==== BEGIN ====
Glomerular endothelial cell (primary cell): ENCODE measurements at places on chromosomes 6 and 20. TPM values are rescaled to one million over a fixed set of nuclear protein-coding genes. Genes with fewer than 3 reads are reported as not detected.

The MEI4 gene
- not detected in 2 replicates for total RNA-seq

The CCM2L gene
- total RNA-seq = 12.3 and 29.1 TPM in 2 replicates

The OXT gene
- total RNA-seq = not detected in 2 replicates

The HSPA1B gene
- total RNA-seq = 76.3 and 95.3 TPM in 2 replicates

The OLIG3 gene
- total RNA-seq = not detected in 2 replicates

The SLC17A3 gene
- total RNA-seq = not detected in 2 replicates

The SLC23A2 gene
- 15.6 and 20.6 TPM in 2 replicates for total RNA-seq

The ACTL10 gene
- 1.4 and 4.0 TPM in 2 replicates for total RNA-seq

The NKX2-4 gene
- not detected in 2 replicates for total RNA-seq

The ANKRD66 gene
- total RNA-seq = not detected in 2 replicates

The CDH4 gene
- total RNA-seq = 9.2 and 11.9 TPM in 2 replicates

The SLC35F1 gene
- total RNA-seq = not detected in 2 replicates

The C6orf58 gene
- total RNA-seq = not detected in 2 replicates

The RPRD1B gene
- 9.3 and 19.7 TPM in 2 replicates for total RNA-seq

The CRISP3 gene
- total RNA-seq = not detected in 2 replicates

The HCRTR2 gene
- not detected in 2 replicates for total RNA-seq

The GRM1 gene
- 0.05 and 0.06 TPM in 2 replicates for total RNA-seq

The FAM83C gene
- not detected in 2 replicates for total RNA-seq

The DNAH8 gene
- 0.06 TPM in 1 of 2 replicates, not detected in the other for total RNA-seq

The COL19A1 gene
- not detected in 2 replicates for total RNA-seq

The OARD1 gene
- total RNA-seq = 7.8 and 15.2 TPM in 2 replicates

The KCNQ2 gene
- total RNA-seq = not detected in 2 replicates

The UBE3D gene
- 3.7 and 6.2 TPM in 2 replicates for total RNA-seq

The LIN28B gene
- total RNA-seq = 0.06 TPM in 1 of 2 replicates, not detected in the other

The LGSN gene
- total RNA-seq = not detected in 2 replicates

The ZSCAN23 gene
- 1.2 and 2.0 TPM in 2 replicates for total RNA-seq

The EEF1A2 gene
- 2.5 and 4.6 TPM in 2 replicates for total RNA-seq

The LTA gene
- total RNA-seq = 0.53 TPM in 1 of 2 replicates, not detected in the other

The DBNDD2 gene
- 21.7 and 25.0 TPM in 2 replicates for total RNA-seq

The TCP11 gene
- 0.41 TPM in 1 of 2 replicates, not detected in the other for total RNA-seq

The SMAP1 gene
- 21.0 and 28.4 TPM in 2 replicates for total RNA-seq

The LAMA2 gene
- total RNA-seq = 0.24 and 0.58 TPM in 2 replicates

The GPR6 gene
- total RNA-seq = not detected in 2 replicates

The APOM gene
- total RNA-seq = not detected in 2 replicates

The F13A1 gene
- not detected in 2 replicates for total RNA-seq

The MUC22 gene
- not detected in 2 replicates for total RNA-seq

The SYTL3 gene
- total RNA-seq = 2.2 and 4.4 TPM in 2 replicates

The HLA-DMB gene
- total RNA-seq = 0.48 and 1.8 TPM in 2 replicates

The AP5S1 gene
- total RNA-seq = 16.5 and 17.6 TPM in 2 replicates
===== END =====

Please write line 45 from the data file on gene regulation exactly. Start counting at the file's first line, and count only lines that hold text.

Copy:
- total RNA-seq = not detected in 2 replicates